How likely is a fatal shark attack? Pretty likely, it seems, if you ask the opinion of someone young. The old – probably born before a giant, man-eating, great white shark hit cinema screens in 1975 – aren’t overly concerned about being gnawed to death by a deadly sea predator.
Reassuringly, sharks kill on average only one person per year in the US, regardless of age. Cows, meanwhile, kill about 20. Again, if you’re worried about being trampled to death by a killer bovine, you’re likely to be young: the young are overly pessimistic about their personal survival rates. It’s not that the old are particularly brave or foolhardy, or cow whisperers. Rather that the old appear to be overly positive when it comes to estimating their own life expectancy.
As part of their research, “YOLO: Mortality Beliefs and Household Finance Puzzles,” Raphael Schoenle, associate professor of economics at Brandeis University, together with Rawley Heimer, research economist, Cleveland Federal Reserve Bank, and Kristian Myrseth, associate professor in behavioral science and marketing, Trinity College, Dublin, surveyed 5,000 people in the US, asking them to weight natural risk factors, such as the natural course of life, aging and medical conditions.
They also asked them to weight disaster risk factors, such as shark attacks or homicide. Significantly, the research showed that the young, with their pessimistic survival beliefs, over-weighted disaster risk factors, such as shark attacks. The old, who are survival optimists, placed more weight on natural risk factors.
WHAT IS YOLO?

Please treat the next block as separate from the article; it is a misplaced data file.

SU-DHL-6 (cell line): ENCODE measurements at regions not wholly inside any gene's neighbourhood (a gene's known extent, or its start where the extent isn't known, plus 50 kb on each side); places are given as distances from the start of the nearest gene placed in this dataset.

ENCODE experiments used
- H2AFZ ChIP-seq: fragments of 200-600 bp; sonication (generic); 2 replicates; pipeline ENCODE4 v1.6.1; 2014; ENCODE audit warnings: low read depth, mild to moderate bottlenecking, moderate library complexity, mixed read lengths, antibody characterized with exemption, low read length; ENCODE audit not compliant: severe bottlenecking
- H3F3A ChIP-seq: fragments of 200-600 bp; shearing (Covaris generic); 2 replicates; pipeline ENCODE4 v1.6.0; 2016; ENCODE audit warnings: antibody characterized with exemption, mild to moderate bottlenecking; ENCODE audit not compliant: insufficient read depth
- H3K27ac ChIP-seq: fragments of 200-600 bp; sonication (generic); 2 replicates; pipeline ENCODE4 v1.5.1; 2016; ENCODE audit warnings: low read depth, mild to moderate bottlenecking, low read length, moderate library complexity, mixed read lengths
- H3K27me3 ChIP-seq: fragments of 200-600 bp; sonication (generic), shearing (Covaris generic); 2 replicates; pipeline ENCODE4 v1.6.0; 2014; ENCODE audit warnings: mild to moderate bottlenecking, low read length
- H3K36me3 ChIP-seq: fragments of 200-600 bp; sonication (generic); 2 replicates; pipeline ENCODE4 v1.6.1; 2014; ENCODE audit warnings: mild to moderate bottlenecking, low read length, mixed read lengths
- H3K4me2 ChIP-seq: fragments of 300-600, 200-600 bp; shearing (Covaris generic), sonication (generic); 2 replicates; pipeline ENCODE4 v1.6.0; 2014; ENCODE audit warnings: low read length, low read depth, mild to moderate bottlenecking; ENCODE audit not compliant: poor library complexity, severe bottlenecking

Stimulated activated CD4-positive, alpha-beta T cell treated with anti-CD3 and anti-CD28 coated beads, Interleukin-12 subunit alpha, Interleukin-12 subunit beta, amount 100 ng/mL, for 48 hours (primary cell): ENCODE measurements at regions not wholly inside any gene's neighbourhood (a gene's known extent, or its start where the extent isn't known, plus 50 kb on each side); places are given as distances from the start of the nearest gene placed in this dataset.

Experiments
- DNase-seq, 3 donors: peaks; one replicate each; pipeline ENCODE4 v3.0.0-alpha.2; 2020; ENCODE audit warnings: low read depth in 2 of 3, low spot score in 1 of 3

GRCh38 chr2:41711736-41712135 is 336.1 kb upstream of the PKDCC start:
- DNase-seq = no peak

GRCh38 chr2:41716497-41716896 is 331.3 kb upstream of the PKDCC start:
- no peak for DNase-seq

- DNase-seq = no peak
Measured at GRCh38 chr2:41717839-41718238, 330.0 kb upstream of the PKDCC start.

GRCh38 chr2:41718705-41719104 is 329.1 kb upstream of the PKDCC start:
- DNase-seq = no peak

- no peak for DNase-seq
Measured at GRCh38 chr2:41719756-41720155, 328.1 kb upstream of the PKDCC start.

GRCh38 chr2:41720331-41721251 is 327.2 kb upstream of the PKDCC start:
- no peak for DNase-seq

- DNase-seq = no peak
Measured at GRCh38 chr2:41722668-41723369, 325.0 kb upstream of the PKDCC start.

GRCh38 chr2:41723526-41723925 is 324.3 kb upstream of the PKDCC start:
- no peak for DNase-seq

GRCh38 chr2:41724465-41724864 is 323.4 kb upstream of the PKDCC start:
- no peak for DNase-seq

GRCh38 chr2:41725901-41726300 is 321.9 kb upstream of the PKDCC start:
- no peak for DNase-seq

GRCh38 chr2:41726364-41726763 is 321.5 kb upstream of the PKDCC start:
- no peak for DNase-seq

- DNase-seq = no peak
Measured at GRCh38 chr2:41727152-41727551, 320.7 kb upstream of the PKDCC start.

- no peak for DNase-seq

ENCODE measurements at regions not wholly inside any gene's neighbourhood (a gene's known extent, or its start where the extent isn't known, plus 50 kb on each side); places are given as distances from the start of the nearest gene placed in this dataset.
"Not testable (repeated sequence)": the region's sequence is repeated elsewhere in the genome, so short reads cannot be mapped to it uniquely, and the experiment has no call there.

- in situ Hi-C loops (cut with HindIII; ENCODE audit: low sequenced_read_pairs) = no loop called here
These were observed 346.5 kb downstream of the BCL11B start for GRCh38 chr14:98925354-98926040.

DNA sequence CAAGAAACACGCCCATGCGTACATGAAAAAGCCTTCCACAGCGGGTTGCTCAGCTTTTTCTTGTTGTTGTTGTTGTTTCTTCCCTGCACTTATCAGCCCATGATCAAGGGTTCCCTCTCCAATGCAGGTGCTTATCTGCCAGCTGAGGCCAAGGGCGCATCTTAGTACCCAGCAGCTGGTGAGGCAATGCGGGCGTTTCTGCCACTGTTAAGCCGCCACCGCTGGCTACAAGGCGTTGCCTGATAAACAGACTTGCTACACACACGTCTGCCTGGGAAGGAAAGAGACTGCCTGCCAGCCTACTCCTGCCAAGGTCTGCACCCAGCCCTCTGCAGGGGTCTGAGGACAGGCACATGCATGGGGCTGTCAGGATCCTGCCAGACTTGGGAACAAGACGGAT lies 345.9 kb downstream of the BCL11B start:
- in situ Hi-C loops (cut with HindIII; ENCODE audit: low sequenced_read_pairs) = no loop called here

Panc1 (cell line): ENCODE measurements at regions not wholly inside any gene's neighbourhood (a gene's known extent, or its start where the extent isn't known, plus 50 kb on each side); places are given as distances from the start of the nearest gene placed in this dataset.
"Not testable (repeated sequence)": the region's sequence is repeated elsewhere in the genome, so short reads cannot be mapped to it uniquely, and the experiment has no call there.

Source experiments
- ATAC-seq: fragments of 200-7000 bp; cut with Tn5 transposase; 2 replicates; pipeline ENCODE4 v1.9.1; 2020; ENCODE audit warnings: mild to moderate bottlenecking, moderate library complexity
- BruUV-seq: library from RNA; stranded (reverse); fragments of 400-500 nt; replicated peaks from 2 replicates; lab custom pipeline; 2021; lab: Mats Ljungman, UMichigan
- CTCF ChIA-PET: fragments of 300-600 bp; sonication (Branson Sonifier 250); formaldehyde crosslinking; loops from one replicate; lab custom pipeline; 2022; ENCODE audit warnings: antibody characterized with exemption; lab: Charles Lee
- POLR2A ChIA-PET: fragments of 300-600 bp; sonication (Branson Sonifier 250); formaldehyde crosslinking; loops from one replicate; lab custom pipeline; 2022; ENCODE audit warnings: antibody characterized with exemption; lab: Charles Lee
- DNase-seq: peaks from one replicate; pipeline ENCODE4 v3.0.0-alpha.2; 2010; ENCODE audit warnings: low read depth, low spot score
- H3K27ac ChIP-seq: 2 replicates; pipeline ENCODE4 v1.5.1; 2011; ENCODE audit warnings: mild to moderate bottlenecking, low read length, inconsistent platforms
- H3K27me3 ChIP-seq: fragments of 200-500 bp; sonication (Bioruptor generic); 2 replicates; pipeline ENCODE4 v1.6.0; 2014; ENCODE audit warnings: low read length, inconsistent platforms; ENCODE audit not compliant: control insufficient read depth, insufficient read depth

It stands for You Only Live Once and originates from American slang. There is also a very difficult snowboarding move called YOLO. The young yolo too much, and the old too little, according to the research model and data
SHINY, HAPPY RETIREES
There is no clear explanation why. Youth pessimism may be fueled by media coverage of freak external events, such as plane crashes, which are increasingly grabbing the headlines. As people age, these rare events take a cognitive backseat to thoughts of health and natural aging that are more salient to them.
What is interesting is the moment of transition. The pivotal point when people’s survival beliefs change tends to be around retirement. At this time, people switch from pessimism to optimism regarding their subjective mortality, says Schoenle. For example, the average person under age 50 or 60 underestimates their survival by between two and three years, while the average post-retiree overestimates how much longer they will live by up to five years.
These belief distortions have economic repercussions: the biases affect saving patterns at both ends of the life cycle, which can compound into large financial mistakes. The young, with their pessimistic survival beliefs, tend to spend more than they earn, live hand-to-mouth and rely heavily on credit cards.
If we think we won’t be around tomorrow, then rationally, we should have a big party today. If we think we will be around tomorrow, then we should save some of our cash today – so we can consume tomorrow Raphael Schoenle
Conversely, the more optimistic you are, the more likely you are to save: the optimistic old tend to consume too little and save too much, with wealth sometimes even increasing during retirement. More precisely, Schoenle’s research includes actuarial transition probabilities showing that the young undersave by 30%, while retirees consume about 15% less during retirement relative to an optimal, actuarial benchmark. And these patterns don’t disappear when factors such as education, income or financial literacy are taken into account. This distortion may provoke problems for retirement plans, which try to make retirees draw down their assets.
“The deep, motivating question for me is: what makes people save?” asks Schoenle. “We know that the decision how much to save is tied to many factors, such as risk aversion and bequest motives. But quite crucially, these decisions are also connected to the beliefs we have that we’ll be around tomorrow. If we think we will not be around tomorrow, then rationally, we should have a big party today. If we think we will be around tomorrow, then we should save some of our cash today – so we can consume tomorrow.”